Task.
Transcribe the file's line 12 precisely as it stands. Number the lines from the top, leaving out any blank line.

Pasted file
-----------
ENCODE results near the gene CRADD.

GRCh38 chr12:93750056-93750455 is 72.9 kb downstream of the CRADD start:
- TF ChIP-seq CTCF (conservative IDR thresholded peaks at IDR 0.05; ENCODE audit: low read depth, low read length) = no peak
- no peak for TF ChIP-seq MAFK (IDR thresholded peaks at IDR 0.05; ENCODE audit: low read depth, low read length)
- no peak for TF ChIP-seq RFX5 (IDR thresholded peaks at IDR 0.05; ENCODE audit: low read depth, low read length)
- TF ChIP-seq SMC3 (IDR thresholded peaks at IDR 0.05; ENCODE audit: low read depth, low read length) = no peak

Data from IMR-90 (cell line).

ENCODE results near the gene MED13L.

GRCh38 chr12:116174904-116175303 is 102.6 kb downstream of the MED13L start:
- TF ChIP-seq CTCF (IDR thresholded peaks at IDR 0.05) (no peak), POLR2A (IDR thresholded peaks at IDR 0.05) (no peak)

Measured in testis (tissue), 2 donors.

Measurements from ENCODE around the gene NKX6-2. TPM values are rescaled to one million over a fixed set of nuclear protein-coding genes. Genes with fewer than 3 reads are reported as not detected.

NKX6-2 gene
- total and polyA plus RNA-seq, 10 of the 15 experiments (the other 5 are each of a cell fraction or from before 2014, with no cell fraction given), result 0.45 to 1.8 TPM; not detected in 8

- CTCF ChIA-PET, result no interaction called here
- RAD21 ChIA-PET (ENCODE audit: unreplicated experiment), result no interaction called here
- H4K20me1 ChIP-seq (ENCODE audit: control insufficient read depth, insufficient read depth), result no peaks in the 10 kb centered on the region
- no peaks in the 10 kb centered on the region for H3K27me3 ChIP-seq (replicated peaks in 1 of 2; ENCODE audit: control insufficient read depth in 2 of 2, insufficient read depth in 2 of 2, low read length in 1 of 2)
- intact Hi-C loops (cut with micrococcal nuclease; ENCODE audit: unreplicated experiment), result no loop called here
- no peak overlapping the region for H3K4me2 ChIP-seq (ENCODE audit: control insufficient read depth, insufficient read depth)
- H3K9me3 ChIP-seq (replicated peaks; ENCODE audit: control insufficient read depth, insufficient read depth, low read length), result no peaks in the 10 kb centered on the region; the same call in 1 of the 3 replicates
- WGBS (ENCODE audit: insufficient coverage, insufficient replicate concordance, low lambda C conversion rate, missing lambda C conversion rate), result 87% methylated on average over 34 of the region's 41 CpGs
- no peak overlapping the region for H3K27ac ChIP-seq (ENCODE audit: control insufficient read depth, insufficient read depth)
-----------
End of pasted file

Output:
Measurements from ENCODE around the gene NKX6-2. TPM values are rescaled to one million over a fixed set of nuclear protein-coding genes. Genes with fewer than 3 reads are reported as not detected.